AK Durable Supply Co’s foil board range at the AWSI

Steve meets up with AK Durable Supply Co‘s Clinton Filen at the AWSI trade show to discuss the current AK board range…

Products featured:
AK Phazer
AK Compact

For the full interview transcript, see below.


Steve:

Hi, I'm Steve with Foiling Magazine and I'm here with Clinton (Filen) with AK Durable Supply Co. Clinton, I'd love to talk about your new boards, but I wanted to get a little background. You and I go back a little bit and I know that you've had a long experience in designing boards beyond just this AK brand here. So, could you tell us a little bit about the development of AK and then tell us a bit about the boards?

Clinton:

So, from our side, we are from Cape Town, South Africa and that's really a waterman paradise. So, we pretty much spend our days surfing, kiting, winging, windsurfing, surf foiling, doing whatever we can. And that really just ended up having the opportunity to do something that we could really share our love of all the board sports in all the water spots. So that AK began to take shape just from that shared passion with being able to connect with our friends.

Steve:

So you've been designing boards professionally for decades, for many years, right?

Clinton:

Yeah. I mean, I started as a kid building my own boards and then, luckily enough, got taught by some really smart people and then it has been a long journey.

Steve:

I know you've also done some innovative technologies as well. So, tell us a little about the AK line and what's coming out for 2023 here.

Clinton:

So, what we've done within AK, essentially there's a two board lineup. I guess I could start with the Phazer. So, the concept for us with the Phazer is, we took a single board line and we went all the way from a 4'0 up to a 6'2. It's really a range that crosses over depending on your typical usage. Whereas the smaller sizes, let's say, the 4'0 is a great board for kiting, it's a great board for pump foiling, it's a great board for a lighter rider to surf foil on. Then you go up to something, say like the 4'2 or the 4'6, to your medium sizes and even your slightly bigger sizes are more towards surf foiling, but with very much a wing skew. Then we work with athletes like Zane Schweitzer on the surf side and he wants one board that he surf foils and he wants to basically be able to wing on the other side with the single board. And so, that's very classic of the development that we've done and that really gave birth to the whole Phazer concept.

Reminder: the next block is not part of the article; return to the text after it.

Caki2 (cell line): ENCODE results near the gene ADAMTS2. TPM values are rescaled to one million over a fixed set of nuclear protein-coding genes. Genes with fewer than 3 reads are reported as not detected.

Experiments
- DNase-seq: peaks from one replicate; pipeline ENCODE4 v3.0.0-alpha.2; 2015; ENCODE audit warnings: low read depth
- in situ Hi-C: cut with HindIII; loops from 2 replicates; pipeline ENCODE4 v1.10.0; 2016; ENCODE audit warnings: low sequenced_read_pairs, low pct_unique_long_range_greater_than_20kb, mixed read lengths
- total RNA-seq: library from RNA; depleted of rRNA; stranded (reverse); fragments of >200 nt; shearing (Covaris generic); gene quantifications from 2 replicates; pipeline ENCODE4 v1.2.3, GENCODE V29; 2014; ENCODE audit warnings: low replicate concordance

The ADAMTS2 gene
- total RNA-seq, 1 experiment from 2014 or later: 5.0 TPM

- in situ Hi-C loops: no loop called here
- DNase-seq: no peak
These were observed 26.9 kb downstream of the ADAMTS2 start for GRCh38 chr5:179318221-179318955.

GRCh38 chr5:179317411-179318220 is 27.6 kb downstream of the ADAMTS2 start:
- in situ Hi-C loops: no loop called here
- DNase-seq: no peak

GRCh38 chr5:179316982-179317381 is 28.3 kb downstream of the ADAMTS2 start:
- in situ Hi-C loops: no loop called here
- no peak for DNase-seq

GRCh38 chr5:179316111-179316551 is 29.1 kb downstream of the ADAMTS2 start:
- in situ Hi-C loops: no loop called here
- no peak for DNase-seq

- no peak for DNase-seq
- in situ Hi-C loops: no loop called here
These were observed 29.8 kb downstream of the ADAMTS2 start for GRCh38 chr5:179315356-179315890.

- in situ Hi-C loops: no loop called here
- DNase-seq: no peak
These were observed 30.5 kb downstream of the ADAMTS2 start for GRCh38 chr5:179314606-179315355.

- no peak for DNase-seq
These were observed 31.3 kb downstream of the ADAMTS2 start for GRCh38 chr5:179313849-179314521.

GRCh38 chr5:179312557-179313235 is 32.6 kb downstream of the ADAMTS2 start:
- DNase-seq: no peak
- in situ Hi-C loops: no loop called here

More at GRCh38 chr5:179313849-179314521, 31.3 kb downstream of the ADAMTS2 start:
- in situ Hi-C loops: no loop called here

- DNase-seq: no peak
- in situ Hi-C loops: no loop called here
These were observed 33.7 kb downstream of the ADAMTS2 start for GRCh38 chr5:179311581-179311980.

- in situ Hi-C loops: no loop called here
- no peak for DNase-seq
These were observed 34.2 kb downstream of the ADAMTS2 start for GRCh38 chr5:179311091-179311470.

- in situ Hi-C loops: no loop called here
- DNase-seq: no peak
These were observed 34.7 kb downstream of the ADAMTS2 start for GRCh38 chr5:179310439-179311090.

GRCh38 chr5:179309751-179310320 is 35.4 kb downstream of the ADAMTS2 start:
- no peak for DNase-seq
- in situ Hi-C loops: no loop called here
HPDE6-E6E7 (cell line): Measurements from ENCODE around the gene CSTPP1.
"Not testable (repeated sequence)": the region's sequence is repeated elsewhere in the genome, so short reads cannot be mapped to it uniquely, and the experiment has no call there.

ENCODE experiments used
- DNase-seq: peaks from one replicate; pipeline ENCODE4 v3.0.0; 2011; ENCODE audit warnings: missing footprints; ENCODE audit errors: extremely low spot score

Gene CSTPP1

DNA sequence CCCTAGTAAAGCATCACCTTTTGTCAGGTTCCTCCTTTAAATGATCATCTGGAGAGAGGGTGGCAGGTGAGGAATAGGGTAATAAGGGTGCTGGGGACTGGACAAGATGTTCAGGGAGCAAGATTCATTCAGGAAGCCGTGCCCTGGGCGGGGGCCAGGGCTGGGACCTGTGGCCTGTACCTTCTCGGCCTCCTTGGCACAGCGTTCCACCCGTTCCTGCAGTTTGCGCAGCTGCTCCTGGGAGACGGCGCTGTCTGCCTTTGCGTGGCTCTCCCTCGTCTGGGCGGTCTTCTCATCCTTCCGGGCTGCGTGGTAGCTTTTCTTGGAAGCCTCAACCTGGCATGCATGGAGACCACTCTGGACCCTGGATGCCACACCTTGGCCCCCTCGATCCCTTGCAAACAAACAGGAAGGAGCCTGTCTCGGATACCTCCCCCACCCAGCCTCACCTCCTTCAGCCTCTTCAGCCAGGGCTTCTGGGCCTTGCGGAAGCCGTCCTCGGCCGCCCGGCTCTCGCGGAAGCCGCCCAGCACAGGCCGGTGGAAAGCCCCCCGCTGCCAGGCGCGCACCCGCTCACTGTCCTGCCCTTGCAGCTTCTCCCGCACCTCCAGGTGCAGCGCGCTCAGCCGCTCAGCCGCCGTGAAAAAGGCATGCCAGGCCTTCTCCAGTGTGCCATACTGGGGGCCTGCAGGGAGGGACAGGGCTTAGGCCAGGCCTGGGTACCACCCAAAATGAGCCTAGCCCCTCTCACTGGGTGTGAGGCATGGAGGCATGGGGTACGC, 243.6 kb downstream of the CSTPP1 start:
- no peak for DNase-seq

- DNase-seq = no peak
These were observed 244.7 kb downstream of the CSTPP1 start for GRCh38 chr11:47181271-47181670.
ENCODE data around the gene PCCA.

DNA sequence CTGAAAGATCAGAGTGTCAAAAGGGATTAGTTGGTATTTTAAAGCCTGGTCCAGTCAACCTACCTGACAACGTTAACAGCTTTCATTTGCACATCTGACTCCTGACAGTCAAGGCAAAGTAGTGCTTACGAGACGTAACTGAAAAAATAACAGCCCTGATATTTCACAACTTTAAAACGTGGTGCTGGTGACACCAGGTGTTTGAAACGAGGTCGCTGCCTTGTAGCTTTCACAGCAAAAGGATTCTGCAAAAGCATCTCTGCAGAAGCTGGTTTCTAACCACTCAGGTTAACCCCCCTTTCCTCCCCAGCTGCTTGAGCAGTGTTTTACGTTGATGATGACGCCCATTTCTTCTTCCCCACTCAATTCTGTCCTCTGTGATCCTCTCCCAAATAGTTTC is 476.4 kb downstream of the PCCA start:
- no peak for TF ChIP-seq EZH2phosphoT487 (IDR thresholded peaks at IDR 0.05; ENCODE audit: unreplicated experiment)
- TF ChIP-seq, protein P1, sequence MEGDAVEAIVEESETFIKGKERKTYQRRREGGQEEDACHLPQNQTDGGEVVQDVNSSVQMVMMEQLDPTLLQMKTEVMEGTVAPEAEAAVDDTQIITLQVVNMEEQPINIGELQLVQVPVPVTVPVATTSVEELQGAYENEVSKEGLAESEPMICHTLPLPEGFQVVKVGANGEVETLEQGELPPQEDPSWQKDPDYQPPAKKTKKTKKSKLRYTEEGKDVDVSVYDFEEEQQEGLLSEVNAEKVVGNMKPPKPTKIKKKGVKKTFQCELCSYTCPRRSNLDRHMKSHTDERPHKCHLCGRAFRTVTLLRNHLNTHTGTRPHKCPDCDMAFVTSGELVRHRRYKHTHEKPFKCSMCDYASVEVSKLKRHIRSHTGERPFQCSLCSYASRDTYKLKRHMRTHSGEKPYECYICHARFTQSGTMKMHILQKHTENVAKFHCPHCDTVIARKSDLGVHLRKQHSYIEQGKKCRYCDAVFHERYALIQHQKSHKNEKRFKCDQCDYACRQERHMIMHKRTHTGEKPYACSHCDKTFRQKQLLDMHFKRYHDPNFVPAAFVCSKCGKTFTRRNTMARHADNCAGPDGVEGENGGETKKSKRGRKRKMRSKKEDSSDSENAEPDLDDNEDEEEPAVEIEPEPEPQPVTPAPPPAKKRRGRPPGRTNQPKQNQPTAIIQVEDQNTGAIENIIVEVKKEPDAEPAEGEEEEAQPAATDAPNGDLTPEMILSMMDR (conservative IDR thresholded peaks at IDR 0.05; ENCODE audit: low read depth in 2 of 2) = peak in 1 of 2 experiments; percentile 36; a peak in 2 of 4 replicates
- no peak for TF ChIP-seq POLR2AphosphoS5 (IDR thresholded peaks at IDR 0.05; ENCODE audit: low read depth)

Steve:

Awesome, and so ultimately the volumes go from where to where?

Clinton:

So from 140 liters down to I think 28 liters.

Steve:

Okay, fantastic.

Clinton:

Yeah, really just making them multifunctional, for example, they come with a strap that's a soft strap, so it's ideal for surfing and it's also great for when you-

Steve:

It'll flatten out a bit or?

Clinton:

Yes, it flattens out completely so you can lie on the strap and that has a lot of use and it's also great, obviously, for winging if you're out in the water.

Steve:

And then, I see strap inserts and this is a pretty big board. Do you have strap inserts all the way up or just do they stop at a hundred liters or something?

Clinton: